Sethi was the first chairman who seemed to understand what his title demands from him. He focused his energy on the bigger picture, rather than interfering in others’ work. From giving full autonomy to the selection committee and to Mickey Arthur, to taking on full responsibility for converting the dream of Pakistan Super League (PSL) into a reality, Sethi proved his mettle early on, but he didn’t stop at that. After all, bringing cricket home was critical for Pakistan.

International teams had been offering nothing but prayers when it came to playing cricket in Pakistan. But who would know better than Sethi that money talks! Those who didn’t feel safe playing cricket in Pakistan later had a sudden change of heart with some easy cash up for grabs. It may sound like a cheap tactic, but Sethi did what works best in today’s society. Teams like Zimbabwe, West Indies, Sri Lanka as well as the World XI group toured Pakistan, but Sethi wasn’t done yet. Next up on his list was PCB’s relationship with the Board of Control for Cricket in India (BCCI).

The BCCI had only one way of dealing with other boards outside the ‘Big Three’, and it revolved around making promises that can be broken when need be. Sethi cared little about the International Cricket Council’s (ICC) favourite child, and went on to file a case against the BCCI. This action needed the highest level of political acumen, and who better than Sethi for the job. Before he gets sacked, let the fact that he forced ICC to move the Asia Cup from India to the UAE sink in.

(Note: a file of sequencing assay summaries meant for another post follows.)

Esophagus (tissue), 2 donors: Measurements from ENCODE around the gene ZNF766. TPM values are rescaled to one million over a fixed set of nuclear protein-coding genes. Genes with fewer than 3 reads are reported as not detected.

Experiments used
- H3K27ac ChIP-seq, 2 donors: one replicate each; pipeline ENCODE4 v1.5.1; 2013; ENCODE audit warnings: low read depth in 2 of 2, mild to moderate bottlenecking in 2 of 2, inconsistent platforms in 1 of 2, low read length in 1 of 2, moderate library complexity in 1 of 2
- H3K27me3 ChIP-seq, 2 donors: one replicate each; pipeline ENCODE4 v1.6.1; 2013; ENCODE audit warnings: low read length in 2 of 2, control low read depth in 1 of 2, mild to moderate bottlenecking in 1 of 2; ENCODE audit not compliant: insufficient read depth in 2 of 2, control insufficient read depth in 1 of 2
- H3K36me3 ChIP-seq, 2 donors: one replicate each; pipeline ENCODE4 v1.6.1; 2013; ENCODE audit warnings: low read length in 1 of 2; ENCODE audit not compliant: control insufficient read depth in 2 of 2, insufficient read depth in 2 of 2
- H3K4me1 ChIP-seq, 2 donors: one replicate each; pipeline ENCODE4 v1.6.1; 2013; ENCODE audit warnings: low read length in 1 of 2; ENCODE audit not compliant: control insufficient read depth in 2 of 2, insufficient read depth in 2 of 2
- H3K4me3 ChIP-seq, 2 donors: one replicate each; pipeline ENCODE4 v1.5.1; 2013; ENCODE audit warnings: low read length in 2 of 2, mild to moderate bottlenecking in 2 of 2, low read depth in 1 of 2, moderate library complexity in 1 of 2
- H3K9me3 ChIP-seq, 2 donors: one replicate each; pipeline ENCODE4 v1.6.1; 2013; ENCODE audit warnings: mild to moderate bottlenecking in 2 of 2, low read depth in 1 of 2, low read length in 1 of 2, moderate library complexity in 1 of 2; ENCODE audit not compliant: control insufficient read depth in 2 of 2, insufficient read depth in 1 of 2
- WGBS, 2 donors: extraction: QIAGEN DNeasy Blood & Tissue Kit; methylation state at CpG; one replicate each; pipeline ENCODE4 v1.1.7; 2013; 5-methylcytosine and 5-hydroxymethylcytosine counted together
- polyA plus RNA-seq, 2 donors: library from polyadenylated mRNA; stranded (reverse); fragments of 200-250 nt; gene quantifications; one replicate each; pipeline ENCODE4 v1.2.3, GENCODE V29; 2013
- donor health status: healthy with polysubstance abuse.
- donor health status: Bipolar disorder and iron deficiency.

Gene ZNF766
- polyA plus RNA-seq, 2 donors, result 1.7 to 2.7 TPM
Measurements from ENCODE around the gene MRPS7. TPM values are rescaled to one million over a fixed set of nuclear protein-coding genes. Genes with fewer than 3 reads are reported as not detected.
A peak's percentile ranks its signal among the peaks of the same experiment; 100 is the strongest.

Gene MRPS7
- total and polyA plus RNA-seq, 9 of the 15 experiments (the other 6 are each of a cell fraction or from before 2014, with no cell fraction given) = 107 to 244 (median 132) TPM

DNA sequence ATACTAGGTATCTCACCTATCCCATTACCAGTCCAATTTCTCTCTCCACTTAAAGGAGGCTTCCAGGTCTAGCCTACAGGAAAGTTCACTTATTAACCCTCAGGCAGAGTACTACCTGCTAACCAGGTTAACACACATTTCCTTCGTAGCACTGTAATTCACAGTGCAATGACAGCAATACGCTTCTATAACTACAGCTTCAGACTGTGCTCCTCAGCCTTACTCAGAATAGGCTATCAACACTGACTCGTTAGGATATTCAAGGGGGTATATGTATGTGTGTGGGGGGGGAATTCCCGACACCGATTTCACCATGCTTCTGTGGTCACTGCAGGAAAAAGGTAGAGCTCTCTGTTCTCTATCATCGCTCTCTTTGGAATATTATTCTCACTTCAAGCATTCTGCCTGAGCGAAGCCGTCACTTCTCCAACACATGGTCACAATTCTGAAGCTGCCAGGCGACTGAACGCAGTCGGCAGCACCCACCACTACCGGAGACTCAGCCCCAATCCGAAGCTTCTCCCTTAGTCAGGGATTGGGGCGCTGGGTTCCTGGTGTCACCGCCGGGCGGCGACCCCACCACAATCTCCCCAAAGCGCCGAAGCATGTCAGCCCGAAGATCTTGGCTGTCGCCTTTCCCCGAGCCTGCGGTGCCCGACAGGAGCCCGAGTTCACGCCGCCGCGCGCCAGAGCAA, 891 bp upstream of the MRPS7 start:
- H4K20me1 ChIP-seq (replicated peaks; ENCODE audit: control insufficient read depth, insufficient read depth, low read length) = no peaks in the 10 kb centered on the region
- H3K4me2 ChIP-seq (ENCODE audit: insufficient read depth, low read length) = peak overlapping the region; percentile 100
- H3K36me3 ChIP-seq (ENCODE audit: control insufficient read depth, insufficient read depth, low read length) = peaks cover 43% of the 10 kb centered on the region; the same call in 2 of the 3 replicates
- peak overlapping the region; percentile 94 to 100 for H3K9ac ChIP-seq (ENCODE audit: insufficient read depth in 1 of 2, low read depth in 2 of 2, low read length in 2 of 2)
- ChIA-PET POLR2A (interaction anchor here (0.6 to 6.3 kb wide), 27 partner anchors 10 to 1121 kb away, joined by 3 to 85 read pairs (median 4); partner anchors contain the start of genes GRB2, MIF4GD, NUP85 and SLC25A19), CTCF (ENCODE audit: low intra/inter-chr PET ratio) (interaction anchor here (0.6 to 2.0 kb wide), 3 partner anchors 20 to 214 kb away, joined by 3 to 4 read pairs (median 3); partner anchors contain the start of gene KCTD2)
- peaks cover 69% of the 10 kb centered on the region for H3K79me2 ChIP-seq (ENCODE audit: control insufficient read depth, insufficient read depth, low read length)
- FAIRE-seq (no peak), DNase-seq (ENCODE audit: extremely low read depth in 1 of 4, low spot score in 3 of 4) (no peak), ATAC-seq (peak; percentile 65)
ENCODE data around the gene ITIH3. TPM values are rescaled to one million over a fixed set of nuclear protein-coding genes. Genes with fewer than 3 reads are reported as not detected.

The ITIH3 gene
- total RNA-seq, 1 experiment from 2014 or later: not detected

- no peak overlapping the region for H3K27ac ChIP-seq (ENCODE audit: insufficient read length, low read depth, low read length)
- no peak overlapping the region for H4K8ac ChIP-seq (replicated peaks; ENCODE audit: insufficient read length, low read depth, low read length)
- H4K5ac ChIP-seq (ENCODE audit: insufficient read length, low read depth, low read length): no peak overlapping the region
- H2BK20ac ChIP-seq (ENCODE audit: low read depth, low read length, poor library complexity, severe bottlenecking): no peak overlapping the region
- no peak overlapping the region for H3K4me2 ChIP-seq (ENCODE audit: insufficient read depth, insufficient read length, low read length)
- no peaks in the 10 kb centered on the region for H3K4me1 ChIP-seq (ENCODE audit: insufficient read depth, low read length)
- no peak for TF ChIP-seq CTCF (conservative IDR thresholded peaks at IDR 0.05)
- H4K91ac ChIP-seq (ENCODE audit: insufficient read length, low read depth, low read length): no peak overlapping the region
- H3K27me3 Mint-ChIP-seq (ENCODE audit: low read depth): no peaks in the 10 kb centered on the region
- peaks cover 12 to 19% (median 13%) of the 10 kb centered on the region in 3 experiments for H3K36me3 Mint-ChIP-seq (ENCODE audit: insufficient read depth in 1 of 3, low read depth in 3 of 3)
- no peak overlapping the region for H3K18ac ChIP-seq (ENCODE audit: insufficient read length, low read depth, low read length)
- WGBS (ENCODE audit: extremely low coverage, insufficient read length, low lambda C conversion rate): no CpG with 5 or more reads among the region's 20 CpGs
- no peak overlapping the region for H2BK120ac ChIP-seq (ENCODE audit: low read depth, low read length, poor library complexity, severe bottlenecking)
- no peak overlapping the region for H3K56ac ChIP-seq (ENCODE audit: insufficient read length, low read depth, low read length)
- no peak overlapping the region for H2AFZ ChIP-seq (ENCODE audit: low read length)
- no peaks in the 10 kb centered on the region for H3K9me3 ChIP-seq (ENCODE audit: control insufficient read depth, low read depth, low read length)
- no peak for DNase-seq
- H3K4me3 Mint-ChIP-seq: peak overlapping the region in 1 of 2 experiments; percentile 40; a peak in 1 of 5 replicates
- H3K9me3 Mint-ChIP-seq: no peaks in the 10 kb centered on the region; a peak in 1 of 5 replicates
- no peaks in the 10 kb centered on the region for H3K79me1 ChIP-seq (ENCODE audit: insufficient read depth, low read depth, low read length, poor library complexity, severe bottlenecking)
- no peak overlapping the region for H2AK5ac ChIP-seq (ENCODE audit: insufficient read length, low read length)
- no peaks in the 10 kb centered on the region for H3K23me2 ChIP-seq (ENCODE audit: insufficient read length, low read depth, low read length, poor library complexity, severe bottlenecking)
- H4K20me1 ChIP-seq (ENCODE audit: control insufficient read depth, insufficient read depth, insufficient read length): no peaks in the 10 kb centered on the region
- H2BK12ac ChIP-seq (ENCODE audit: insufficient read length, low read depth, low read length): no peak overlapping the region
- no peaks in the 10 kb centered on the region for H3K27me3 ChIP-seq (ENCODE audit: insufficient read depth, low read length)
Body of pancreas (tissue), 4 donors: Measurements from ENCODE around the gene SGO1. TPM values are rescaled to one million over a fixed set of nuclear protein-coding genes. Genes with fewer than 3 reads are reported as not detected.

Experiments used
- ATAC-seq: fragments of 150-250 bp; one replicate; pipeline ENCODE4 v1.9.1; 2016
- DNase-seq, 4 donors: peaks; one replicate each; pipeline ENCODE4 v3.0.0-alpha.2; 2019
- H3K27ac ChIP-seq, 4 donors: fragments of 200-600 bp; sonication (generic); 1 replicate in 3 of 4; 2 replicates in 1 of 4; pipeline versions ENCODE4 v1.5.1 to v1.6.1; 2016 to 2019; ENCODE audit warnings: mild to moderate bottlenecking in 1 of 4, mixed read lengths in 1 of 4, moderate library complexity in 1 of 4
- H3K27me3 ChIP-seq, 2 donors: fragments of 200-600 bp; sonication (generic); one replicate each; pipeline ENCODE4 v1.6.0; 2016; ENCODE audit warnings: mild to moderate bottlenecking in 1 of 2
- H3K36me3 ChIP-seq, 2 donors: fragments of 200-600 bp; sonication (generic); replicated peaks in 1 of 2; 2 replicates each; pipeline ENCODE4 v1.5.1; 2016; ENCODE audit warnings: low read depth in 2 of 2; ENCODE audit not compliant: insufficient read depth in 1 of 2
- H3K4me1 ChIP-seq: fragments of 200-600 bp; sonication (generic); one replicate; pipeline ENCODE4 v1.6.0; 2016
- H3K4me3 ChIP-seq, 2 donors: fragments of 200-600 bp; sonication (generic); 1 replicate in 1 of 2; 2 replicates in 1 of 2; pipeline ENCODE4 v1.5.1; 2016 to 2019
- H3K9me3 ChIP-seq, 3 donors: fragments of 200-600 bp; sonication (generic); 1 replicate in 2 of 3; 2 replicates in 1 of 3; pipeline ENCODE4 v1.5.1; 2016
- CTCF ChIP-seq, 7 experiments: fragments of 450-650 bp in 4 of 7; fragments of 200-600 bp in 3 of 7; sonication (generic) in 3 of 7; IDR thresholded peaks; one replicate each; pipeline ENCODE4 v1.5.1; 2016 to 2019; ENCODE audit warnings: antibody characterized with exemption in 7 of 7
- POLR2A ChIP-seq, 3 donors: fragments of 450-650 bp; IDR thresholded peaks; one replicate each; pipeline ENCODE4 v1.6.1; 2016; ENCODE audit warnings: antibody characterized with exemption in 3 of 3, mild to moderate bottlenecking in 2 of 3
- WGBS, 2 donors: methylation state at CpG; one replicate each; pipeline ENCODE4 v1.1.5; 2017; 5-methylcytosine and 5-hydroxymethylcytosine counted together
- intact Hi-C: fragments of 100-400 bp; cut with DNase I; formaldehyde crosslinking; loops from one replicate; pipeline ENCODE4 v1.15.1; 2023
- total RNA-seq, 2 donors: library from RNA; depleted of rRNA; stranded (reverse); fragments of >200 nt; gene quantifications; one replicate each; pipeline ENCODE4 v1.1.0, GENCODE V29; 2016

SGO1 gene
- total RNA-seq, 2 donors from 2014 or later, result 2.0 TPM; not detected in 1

I have no doubt that Sethi has done remarkably well within the resources available. The man who brought cricket home, is being sent packing himself. It’s sad that his downfall would not be due to a lack of performance, but rather his love for dirty political games.

They say if you play with fire then be willing to get burnt. Sethi ignited the fire when he made it a habit to practice yellow journalism on his TV show called Apas Ki Baat. He left the show once a conflict of interest occurred between his PCB position and doing a political show on TV. However, by the time he left, the damage had been done and enemies had been created. His TV show seemed more of a consultancy session for Nawaz Sharif than anything else.

When PSL first came to Lahore, Sethi couldn’t help but show his political loyalty by kissing praises to the Punjab government amidst chants of “Go Nawaz Go”. It was an ugly moment to witness, but that moment perhaps best describes Sethi’s story. He did everything right, but once a political appointment, always a political appointment.

Sethi does not deserve to be removed, but in all honesty, he went out calling for it. He chose this fight with Imran, and only he will pay the price. However, in this unfortunate political battle between Sethi and Imran, if Sethi ends up getting sacked, it is Pakistan cricket and its fans who are most likely to be the losers.

Hamza Junaid

Hamza Junaid

The author is an avid cricket follower and plays for a team called Gladiators based in New York. He tweets as @hamza_junaid1 (twitter.com/hamza_junaid1)

The views expressed by the writer and the reader comments do not necessarily reflect the views and policies of The Express Tribune.